Our own Morgan Meis in The Smart Set:
The old models by which newspapers once thrived no longer seem viable. The new models have yet to be born. Media guru Clay Shirky and others have reminded us that the media landscape that held sway over the last century was something of an historical accident. High ideals aside, newspapers were a business. They had to make money. Think of William Randolph Hearst. The great newspapers made money, primarily, through advertising. The publishers needed journalism to provide the content through which they could fill up the non-advertising space of their newspapers. A symbiotic relationship was formed. As Shirky summarizes it:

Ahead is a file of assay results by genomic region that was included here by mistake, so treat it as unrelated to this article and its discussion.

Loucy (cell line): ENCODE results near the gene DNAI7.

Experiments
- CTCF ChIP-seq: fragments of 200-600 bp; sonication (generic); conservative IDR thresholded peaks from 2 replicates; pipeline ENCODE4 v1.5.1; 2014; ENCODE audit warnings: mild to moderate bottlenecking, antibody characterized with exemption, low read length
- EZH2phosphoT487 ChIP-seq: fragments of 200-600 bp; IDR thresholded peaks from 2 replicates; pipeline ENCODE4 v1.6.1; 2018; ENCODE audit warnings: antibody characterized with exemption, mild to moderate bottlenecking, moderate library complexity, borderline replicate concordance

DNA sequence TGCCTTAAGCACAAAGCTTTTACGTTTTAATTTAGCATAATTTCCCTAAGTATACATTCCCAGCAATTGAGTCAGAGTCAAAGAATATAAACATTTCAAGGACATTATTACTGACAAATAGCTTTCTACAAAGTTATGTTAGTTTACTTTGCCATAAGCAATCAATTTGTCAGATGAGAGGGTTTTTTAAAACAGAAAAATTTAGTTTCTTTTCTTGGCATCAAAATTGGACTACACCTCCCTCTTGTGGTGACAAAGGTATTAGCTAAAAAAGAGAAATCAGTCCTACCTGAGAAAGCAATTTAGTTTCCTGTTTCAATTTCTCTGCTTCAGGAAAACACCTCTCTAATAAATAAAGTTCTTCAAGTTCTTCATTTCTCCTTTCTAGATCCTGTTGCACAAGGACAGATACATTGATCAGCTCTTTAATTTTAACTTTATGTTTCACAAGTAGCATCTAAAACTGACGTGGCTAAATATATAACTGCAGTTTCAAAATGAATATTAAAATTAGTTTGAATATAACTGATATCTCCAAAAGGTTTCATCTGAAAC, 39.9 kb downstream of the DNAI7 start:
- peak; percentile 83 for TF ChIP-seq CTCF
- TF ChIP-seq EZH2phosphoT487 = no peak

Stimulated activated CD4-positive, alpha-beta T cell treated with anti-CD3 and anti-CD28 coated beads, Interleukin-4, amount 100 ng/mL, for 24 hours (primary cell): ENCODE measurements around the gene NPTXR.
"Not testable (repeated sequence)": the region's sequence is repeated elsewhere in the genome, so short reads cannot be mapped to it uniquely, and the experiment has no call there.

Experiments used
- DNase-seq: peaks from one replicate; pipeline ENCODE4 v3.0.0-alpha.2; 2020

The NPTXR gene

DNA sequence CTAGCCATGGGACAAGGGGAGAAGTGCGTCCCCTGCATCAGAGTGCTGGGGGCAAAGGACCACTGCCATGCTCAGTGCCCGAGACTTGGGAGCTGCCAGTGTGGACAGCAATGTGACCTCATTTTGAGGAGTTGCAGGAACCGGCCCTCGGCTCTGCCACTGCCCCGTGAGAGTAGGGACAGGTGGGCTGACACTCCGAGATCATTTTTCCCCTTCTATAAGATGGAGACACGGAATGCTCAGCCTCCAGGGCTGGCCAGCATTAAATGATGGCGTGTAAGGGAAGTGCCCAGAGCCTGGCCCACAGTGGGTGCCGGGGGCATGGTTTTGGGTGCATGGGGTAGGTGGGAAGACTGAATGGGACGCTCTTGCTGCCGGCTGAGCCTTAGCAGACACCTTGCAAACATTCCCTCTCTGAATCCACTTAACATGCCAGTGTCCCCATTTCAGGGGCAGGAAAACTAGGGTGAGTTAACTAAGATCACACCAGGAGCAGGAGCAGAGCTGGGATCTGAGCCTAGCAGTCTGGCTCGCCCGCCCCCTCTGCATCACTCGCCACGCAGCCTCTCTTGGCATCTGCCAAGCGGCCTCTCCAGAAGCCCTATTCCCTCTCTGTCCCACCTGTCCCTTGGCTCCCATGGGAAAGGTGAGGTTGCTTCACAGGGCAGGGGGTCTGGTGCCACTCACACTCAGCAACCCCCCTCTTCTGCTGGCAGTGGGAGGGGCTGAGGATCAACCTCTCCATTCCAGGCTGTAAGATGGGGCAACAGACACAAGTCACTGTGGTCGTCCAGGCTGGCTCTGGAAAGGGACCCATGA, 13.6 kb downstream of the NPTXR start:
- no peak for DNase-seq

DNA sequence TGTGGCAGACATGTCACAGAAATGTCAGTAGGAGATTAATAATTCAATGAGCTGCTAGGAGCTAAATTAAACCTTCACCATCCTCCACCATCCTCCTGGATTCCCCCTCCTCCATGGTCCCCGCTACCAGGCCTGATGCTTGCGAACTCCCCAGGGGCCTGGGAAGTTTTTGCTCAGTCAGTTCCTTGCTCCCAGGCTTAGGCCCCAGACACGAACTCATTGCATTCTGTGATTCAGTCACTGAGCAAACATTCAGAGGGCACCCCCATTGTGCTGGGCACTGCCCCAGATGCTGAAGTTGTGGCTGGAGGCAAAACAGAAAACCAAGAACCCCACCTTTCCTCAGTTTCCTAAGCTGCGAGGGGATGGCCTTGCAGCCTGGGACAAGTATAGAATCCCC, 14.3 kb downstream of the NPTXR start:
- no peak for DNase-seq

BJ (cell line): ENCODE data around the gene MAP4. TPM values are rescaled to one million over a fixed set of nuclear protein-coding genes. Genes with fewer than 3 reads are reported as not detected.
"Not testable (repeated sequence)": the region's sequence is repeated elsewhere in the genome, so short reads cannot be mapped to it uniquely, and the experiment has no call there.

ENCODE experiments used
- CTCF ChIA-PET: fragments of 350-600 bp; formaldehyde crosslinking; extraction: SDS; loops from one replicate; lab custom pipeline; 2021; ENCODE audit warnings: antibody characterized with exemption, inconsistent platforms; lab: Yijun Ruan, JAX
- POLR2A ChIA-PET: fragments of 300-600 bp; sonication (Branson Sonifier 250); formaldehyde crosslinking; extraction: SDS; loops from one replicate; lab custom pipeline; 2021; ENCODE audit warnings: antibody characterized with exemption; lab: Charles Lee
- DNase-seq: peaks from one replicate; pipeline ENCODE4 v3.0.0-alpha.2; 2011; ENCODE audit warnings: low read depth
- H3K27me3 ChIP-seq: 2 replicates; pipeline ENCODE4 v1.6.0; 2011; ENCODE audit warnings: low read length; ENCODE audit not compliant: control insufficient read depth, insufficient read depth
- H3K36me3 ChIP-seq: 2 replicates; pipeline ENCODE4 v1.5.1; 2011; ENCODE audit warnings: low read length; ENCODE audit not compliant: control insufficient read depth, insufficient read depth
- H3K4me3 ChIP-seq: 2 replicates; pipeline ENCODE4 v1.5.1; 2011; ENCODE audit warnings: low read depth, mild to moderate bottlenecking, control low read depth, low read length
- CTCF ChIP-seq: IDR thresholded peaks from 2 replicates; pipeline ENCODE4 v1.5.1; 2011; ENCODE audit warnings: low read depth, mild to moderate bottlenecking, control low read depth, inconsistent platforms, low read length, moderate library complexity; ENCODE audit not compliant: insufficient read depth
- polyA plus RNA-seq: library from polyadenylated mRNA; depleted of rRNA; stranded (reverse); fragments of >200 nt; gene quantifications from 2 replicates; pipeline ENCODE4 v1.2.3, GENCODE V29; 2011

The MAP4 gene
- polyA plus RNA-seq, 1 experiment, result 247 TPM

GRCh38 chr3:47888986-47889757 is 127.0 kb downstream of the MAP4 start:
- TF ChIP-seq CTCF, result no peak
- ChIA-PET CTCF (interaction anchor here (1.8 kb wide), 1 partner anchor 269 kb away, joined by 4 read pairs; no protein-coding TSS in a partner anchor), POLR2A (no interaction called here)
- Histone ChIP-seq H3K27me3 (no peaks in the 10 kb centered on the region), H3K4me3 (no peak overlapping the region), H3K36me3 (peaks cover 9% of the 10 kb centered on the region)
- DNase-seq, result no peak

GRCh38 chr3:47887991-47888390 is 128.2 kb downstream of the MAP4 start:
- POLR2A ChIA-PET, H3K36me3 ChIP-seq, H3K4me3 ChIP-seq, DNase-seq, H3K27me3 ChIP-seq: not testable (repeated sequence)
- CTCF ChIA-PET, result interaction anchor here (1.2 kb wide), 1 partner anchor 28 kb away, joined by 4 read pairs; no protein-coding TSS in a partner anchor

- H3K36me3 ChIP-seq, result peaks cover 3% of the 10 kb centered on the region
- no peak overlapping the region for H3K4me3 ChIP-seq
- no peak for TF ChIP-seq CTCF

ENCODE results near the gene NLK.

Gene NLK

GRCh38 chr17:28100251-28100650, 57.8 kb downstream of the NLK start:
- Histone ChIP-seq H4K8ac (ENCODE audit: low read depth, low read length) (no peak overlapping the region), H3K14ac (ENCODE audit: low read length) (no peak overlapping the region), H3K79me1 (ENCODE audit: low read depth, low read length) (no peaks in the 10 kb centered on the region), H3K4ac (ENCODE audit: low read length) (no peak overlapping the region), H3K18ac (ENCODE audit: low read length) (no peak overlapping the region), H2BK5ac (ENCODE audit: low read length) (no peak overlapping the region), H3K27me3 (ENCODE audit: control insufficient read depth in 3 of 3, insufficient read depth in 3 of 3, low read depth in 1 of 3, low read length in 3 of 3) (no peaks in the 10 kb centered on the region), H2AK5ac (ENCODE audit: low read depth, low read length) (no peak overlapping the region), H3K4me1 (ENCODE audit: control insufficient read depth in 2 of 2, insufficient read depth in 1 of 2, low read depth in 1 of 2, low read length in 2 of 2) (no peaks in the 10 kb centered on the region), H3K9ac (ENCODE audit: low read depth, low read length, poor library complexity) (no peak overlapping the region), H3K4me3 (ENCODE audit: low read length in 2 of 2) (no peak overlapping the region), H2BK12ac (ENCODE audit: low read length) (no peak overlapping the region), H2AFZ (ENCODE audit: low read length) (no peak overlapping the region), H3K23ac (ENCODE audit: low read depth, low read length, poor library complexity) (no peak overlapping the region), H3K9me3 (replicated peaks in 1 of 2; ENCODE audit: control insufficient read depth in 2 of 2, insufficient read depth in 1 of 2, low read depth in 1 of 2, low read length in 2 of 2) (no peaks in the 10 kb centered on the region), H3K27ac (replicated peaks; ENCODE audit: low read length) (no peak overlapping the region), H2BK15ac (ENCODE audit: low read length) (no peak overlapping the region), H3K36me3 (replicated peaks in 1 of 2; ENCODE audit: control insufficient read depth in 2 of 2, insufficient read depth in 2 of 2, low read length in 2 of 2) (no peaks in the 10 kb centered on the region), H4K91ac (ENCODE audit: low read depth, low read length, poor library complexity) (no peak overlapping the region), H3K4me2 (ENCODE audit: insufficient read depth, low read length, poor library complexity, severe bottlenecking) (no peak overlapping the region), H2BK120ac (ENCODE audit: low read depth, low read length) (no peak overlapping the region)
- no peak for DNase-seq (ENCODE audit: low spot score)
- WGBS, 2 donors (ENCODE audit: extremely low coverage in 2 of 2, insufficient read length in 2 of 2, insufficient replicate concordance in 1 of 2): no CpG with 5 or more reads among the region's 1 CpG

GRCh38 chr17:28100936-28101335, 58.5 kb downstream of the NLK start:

The high expense of printing has created an environment where Wal-Mart is essentially subsidizing the Baghdad bureau. This isn’t because of any deep link between advertising and reporting, nor is it about any real desire on the part of Wal-Mart to have their marketing budget go to international correspondents. It was just an accident of economics. Advertisers had little choice other than to have their money used that way, since they didn’t have any other vehicle for display ads.
One of the big questions, then, is who is going to pay for all the investigative reporting and in-depth analysis that used to get paid for by the big media giants and their advertisers? The quick answer is that no one has any idea. But there is another answer, temporary and partial as it may be. It is called Al Jazeera.